National Survey Finds Warning Signs For American Democracy In Civic Outlook Of Young Adults

Data Also Reveal Optimism on Polarization

September 21, 2023

Media contact: Andy Solomon,, (202) 841-9049 

Princeton, NJ, September 21, 2023 – Americans aged 18 to 24 are dissatisfied with the political system and pessimistic about democracy, lack critical civic knowledge and trust in government institutions, and are less likely to vote in the 2024 election than the general population, according to a national survey commissioned by the Institute for Citizens & Scholars. 

The survey, The Civic Outlook of Young Adults in America, sheds light on young adults’ civic knowledge, civic engagement, and commitment to democracy, at a time when more than 31 million of them are poised to shape the nation’s future. It finds that: 

  • Young adults are dissatisfied with our political system (57%), and most have no or little trust in government institutions (52%). 
  • Young adults, regardless of education level, lack basic civic knowledge, answering an average of only 1.6 questions correctly out of four standard civics questions; only 4% answered all four questions right. 
  • Fewer than half (48%) are planning to vote in the next general election, compared to about two-thirds of the general public. 
  • The two primary political parties are failing to attract young adults. 61% do not identify with either major party – 29% identify as independent, nonpartisan, or other party and 33% as unsure or do not identify politically in any way. Only 22% identify as Democrat and 17% as Republican.

The data also provides reasons for optimism, including the potential for addressing polarization:

  • Most young adults (51%) describe themselves as at or near the ideological middle, meaning moderate, somewhat conservative, or somewhat liberal. Only about one in four describe themselves as very conservative or very liberal. 
  • 37% find conversations with those who have different views to be interesting and informative. By contrast, only 22% of Americans of all ages find those conversations interesting and informative. 
  • Seven out of ten young adults are somewhat, very, or extremely proud to be American. 
  • Across the political spectrum, young adults choose shared values to define American democracy: equality (55%), justice (51%), and fairness (49%). 

The research reveals a strong correlation between increased civic knowledge and engagement in our democracy:

  • 66% of those who score high on civic knowledge intend to vote in the next general election versus only 44% of those who score low on civic knowledge.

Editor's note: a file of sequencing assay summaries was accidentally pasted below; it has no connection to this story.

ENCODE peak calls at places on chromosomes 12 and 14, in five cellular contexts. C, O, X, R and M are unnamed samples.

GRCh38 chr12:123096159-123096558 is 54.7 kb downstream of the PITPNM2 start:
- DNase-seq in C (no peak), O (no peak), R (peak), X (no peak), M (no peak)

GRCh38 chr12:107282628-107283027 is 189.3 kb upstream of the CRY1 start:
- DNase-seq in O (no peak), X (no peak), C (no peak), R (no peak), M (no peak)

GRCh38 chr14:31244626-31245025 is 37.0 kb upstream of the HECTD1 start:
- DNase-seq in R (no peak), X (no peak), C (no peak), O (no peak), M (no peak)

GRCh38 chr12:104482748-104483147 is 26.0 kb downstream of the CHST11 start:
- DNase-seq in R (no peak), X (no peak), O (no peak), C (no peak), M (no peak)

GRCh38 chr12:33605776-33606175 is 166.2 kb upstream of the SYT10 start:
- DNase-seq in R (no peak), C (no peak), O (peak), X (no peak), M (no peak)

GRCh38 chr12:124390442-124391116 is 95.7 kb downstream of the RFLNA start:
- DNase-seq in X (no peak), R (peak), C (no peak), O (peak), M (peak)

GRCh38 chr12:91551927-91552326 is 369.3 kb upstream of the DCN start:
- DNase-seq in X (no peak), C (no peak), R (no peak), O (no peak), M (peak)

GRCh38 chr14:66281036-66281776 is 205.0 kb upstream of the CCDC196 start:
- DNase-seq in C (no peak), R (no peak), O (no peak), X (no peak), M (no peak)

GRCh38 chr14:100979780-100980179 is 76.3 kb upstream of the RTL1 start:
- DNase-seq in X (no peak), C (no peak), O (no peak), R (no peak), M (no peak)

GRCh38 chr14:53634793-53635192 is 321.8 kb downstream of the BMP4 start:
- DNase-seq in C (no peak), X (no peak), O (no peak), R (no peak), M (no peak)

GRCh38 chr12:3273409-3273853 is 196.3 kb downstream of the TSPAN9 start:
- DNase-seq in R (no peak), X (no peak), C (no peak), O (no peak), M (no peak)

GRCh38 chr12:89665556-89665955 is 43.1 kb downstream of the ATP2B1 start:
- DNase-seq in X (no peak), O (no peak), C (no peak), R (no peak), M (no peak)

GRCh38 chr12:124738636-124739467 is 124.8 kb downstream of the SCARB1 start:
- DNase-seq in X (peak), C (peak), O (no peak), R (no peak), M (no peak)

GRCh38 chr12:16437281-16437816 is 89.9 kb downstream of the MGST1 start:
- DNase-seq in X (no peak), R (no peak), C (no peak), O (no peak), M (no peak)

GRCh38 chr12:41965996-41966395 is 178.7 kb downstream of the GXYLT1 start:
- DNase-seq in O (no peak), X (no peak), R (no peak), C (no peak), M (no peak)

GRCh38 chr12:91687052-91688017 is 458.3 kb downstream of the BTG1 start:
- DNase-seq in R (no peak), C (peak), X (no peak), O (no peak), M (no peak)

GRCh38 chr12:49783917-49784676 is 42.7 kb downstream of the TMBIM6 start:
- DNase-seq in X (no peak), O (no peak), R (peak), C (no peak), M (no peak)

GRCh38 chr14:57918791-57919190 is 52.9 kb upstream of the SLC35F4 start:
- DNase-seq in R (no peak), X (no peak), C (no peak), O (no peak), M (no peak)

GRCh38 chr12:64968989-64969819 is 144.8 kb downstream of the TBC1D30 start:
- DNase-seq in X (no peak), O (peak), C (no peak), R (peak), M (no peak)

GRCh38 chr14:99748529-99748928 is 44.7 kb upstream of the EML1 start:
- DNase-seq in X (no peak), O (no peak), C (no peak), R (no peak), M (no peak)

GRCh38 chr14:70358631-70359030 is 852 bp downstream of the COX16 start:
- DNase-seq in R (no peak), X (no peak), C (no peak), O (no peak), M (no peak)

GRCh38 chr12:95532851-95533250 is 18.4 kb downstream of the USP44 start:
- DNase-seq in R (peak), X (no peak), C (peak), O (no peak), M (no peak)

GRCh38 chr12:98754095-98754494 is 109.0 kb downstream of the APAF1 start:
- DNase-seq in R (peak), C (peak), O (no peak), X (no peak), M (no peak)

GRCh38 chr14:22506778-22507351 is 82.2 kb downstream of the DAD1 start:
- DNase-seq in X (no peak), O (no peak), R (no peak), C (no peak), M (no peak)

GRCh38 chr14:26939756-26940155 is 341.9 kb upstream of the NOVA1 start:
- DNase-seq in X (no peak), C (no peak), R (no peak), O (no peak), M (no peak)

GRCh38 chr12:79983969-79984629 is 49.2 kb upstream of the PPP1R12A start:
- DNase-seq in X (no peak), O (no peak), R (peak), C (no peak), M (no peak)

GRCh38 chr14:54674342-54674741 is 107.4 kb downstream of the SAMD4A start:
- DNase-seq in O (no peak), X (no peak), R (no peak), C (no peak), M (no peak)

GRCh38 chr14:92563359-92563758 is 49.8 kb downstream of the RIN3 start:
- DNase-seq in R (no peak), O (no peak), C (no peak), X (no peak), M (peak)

• 51% of those who score high on civic knowledge state that their vote matters versus only 47% of those who score low on civic knowledge.
  • 80% of those who score high on civic knowledge plan to engage in at least one civic activity in 2024 versus only 64% of those who score low on civic knowledge.
  • 62% of those who score high on civic knowledge reject violence that suppresses opposition versus only 49% of those who score low on civic knowledge.

Respondents cite a lack of feeling informed as the top barrier for participating politically, and young adults who are involved in their communities are more likely to feel satisfied with our democracy. These findings open a path toward progress: increasing civic knowledge could drive greater engagement. 

“This poll is a wake-up call. We urgently need to do more to civically prepare, activate, and support young adults because the future of our democracy depends on it,” said Rajiv Vinnakota, president of The Institute for Citizens & Scholars. “If we listen to, learn from, and collaborate with Gen Z, we can understand how to strengthen the systems and institutions that have lost their trust. All of us must step up and play our part – from schools and employers to community and religious groups, from political parties and elected officials to parents and neighbors.” 

“We need to meet young people where they are because we have the potential to transform the state of polarization in our country,” said Manu Meel, CEO of BridgeUSA, a youth-led nonprofit organization that creates spaces for open discussion between students about political issues. “This data shows that engaging young people in productive conversations across lines of difference requires us to articulate not only why these dialogues are important, but why young people’s voices matter in setting up American democracy for success in the 21st Century.”

The Civic Outlook of Young Adults in America website provides additional information, including an executive summary and analysis of the survey results, key findings, topline data, and cross-tabulations. Conducted by Citizen Data, the poll surveyed 4,008 Americans across the country, aged 18-24, from August 21-25, 2023. It is part of a multi-year research initiative to measure youth civic preparedness in America, part of Citizens & Scholars’ mission to support and cultivate young people to become civically well-informed, productively engaged, and committed to democracy.


The Institute for Citizens & Scholars cultivates talent, ideas, and networks that develop young people as effective, lifelong citizens. We unite the left, right, and center to develop breakthrough solutions that create stronger citizens in our country, and we bring these solutions to life by forming strategic partnerships with an intentionally diverse group of young people, scholars and education leaders, and civic and business leaders—including the 27,000 world-leading Fellows in our network. Together, we’re on a mission to ensure that Americans everywhere are civically well-informed, productively engaged, and committed to democracy. 

Media contact: Andy Solomon,, (202) 841-9049

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